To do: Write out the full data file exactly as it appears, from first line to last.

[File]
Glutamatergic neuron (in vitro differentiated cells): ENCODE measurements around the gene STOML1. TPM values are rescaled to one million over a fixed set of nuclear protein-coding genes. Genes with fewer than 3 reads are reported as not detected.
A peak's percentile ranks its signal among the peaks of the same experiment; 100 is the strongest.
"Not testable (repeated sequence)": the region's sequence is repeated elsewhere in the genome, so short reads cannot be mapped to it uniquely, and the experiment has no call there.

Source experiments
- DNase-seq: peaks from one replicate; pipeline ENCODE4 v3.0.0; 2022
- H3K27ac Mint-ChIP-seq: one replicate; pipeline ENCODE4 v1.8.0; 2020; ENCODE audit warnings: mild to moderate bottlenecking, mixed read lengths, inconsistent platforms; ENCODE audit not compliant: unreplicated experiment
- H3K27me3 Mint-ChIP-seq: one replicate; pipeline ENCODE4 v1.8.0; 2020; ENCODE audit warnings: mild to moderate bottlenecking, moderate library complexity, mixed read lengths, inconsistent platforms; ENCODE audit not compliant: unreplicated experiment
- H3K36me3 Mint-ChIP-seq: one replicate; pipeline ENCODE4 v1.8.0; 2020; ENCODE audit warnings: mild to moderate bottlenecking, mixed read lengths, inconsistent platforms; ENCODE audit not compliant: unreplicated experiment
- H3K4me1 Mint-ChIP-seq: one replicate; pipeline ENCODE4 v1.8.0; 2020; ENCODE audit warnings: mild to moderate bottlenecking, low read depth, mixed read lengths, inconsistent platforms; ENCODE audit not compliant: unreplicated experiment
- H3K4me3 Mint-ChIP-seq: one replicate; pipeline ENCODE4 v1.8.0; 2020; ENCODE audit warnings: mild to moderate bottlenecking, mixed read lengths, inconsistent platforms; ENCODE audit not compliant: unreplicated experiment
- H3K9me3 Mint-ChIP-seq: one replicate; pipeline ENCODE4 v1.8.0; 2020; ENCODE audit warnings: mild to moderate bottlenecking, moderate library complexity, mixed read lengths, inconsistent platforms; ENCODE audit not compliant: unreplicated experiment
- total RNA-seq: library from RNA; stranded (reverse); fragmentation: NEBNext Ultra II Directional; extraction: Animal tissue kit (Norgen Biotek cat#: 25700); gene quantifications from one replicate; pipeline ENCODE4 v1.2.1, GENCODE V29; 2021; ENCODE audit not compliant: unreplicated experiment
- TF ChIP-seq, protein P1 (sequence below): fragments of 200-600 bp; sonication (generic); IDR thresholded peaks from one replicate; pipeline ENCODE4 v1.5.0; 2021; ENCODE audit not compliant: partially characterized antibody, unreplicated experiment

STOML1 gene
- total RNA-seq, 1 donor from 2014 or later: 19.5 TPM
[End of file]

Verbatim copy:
Glutamatergic neuron (in vitro differentiated cells): ENCODE measurements around the gene STOML1. TPM values are rescaled to one million over a fixed set of nuclear protein-coding genes. Genes with fewer than 3 reads are reported as not detected.
A peak's percentile ranks its signal among the peaks of the same experiment; 100 is the strongest.
"Not testable (repeated sequence)": the region's sequence is repeated elsewhere in the genome, so short reads cannot be mapped to it uniquely, and the experiment has no call there.

Source experiments
- DNase-seq: peaks from one replicate; pipeline ENCODE4 v3.0.0; 2022
- H3K27ac Mint-ChIP-seq: one replicate; pipeline ENCODE4 v1.8.0; 2020; ENCODE audit warnings: mild to moderate bottlenecking, mixed read lengths, inconsistent platforms; ENCODE audit not compliant: unreplicated experiment
- H3K27me3 Mint-ChIP-seq: one replicate; pipeline ENCODE4 v1.8.0; 2020; ENCODE audit warnings: mild to moderate bottlenecking, moderate library complexity, mixed read lengths, inconsistent platforms; ENCODE audit not compliant: unreplicated experiment
- H3K36me3 Mint-ChIP-seq: one replicate; pipeline ENCODE4 v1.8.0; 2020; ENCODE audit warnings: mild to moderate bottlenecking, mixed read lengths, inconsistent platforms; ENCODE audit not compliant: unreplicated experiment
- H3K4me1 Mint-ChIP-seq: one replicate; pipeline ENCODE4 v1.8.0; 2020; ENCODE audit warnings: mild to moderate bottlenecking, low read depth, mixed read lengths, inconsistent platforms; ENCODE audit not compliant: unreplicated experiment
- H3K4me3 Mint-ChIP-seq: one replicate; pipeline ENCODE4 v1.8.0; 2020; ENCODE audit warnings: mild to moderate bottlenecking, mixed read lengths, inconsistent platforms; ENCODE audit not compliant: unreplicated experiment
- H3K9me3 Mint-ChIP-seq: one replicate; pipeline ENCODE4 v1.8.0; 2020; ENCODE audit warnings: mild to moderate bottlenecking, moderate library complexity, mixed read lengths, inconsistent platforms; ENCODE audit not compliant: unreplicated experiment
- total RNA-seq: library from RNA; stranded (reverse); fragmentation: NEBNext Ultra II Directional; extraction: Animal tissue kit (Norgen Biotek cat#: 25700); gene quantifications from one replicate; pipeline ENCODE4 v1.2.1, GENCODE V29; 2021; ENCODE audit not compliant: unreplicated experiment
- TF ChIP-seq, protein P1 (sequence below): fragments of 200-600 bp; sonication (generic); IDR thresholded peaks from one replicate; pipeline ENCODE4 v1.5.0; 2021; ENCODE audit not compliant: partially characterized antibody, unreplicated experiment

STOML1 gene
- total RNA-seq, 1 donor from 2014 or later: 19.5 TPM